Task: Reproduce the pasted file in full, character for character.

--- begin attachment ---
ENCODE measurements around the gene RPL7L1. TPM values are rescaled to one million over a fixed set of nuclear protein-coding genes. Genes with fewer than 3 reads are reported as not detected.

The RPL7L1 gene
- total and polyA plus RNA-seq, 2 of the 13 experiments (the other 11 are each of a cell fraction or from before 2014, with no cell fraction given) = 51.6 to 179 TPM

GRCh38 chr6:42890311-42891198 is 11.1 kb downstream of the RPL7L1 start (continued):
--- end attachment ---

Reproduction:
ENCODE measurements around the gene RPL7L1. TPM values are rescaled to one million over a fixed set of nuclear protein-coding genes. Genes with fewer than 3 reads are reported as not detected.

The RPL7L1 gene
- total and polyA plus RNA-seq, 2 of the 13 experiments (the other 11 are each of a cell fraction or from before 2014, with no cell fraction given) = 51.6 to 179 TPM

GRCh38 chr6:42890311-42891198 is 11.1 kb downstream of the RPL7L1 start (continued):